14-12-14 Violet Food - 1LB BulkIn addition to being classified into primary, secondary and free elements, the essential elements are often described as either major elements (sometimes called macronutrients) or micronutrients (sometimes called minor elements). These classifications simply serve to make a distinction between the relative amount that a plant needs of a particular element, not that any of the essential elements are less important than any other. Compared to the major elements, for instance, plants need micronutrients in very small amounts. Altogether, there are nine major elements and seven micronutrients. The major elements are calcium, carbon, hydrogen, magnesium, nitrogen, oxygen, phosphorus, potassium and sulfur. The micronutrients are boron, chlorine, copper, iron, manganese, molybdenum and zinc.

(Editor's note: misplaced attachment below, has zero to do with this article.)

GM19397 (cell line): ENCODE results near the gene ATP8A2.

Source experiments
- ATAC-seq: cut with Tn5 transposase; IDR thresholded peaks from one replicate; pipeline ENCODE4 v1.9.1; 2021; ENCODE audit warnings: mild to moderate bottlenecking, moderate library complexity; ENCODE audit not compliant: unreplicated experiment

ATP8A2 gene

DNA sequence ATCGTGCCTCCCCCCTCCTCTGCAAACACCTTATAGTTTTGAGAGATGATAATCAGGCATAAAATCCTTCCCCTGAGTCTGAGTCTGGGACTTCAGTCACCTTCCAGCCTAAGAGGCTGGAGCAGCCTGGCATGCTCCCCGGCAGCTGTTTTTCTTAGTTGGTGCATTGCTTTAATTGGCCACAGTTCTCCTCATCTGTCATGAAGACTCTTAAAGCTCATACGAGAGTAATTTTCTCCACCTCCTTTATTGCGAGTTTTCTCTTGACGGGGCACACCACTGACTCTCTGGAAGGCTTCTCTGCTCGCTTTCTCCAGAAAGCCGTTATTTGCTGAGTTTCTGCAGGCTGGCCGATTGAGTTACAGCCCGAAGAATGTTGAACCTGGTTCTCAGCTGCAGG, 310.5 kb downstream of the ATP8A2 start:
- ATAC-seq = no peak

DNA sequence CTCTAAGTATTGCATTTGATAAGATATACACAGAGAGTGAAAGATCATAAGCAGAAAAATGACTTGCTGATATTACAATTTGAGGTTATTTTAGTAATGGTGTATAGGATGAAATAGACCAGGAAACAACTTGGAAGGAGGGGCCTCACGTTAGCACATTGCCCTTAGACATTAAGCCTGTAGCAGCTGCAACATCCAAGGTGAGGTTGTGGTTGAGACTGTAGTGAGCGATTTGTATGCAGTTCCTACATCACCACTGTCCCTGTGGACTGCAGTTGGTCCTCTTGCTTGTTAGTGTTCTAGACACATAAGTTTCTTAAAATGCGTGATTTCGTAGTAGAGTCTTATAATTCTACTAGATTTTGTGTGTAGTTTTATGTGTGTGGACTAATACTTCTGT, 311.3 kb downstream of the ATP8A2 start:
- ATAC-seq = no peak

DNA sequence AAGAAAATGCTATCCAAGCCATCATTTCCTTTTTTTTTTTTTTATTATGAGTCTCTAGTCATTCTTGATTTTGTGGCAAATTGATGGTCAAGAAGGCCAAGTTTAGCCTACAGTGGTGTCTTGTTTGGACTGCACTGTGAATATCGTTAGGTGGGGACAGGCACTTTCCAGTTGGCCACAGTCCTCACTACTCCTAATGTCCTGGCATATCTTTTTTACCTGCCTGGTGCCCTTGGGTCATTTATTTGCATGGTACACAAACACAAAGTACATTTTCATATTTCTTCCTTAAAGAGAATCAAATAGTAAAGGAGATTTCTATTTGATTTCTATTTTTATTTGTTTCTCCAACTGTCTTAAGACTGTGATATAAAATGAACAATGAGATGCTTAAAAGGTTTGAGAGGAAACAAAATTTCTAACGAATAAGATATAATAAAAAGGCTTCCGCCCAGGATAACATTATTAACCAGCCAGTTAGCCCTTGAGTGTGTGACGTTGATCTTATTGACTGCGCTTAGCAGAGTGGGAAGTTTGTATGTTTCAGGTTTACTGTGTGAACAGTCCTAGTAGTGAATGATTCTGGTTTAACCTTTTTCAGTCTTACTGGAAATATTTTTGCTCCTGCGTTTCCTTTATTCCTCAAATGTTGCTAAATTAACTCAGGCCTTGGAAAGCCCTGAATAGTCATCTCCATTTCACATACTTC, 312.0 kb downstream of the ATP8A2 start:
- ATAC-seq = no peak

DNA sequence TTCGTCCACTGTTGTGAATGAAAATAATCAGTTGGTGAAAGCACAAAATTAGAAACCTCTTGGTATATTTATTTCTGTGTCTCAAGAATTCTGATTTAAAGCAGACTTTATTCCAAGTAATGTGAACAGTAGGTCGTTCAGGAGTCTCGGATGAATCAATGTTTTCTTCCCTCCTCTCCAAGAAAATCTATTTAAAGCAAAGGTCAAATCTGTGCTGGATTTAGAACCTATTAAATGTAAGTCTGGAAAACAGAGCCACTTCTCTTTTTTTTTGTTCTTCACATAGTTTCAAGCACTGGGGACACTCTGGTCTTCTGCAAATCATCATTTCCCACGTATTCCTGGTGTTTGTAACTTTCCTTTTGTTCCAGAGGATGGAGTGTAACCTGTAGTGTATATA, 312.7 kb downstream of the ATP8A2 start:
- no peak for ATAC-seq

When discussing the elements that may go into a Violet Food, it is important to make a distinction between micronutrients and trace elements. These terms are often confused and mistakenly used interchangeably. In fact, micronutrients are not the same as trace elements. Micronutrients are essential elements; trace elements are not. However, while not considered essential, many trace elements have been determined to provide a beneficial effect to plants. Examples of trace elements, which may provide benefits to African Violets, are cobalt (Co), nickel (Ni), silicon (Si) and sodium (Na).